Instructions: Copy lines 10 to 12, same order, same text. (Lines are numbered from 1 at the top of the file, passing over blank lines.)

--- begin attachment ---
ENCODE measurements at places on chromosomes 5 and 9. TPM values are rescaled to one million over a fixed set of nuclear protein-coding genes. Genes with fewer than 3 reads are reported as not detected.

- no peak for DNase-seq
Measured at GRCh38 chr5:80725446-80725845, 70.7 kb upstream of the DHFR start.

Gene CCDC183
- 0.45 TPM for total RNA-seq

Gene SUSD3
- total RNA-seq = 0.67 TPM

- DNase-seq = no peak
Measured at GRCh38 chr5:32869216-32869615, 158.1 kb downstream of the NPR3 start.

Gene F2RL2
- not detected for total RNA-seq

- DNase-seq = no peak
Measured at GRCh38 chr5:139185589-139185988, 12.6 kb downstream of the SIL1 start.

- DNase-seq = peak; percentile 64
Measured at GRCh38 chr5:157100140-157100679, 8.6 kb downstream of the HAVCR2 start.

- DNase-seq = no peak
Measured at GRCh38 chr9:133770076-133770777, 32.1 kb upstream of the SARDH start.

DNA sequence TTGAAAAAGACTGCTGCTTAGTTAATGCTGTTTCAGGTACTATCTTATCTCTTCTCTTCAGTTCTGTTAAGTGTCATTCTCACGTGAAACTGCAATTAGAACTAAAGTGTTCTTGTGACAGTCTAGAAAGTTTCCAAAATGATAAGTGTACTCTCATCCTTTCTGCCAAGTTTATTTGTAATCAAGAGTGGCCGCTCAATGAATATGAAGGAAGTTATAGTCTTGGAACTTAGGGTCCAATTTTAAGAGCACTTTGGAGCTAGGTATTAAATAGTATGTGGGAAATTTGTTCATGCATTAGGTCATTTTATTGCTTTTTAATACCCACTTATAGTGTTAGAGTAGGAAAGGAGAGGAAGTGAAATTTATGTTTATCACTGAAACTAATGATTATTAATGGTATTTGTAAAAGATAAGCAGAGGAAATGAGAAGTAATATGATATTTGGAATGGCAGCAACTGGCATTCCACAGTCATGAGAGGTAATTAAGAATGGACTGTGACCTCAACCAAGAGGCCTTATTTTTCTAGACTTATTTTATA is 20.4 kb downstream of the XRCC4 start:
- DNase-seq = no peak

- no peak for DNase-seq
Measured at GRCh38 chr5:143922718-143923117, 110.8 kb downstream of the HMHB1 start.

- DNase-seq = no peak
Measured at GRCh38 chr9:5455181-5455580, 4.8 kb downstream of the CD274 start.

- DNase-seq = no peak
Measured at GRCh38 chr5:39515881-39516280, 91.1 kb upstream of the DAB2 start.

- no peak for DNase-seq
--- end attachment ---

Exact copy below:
Gene F2RL2
- not detected for total RNA-seq

- DNase-seq = no peak